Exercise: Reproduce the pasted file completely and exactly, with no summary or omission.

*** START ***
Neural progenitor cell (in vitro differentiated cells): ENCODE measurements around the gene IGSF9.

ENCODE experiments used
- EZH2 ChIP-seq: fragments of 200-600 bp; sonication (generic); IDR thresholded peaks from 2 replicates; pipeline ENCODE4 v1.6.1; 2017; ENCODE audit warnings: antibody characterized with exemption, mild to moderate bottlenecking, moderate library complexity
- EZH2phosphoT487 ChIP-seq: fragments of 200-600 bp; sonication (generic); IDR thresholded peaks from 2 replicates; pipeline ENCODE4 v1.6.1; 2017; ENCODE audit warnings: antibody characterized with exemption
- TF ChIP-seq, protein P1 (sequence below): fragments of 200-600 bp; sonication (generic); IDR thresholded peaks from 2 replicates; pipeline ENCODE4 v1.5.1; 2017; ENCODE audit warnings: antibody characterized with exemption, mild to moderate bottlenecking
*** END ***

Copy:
Neural progenitor cell (in vitro differentiated cells): ENCODE measurements around the gene IGSF9.

ENCODE experiments used
- EZH2 ChIP-seq: fragments of 200-600 bp; sonication (generic); IDR thresholded peaks from 2 replicates; pipeline ENCODE4 v1.6.1; 2017; ENCODE audit warnings: antibody characterized with exemption, mild to moderate bottlenecking, moderate library complexity
- EZH2phosphoT487 ChIP-seq: fragments of 200-600 bp; sonication (generic); IDR thresholded peaks from 2 replicates; pipeline ENCODE4 v1.6.1; 2017; ENCODE audit warnings: antibody characterized with exemption
- TF ChIP-seq, protein P1 (sequence below): fragments of 200-600 bp; sonication (generic); IDR thresholded peaks from 2 replicates; pipeline ENCODE4 v1.5.1; 2017; ENCODE audit warnings: antibody characterized with exemption, mild to moderate bottlenecking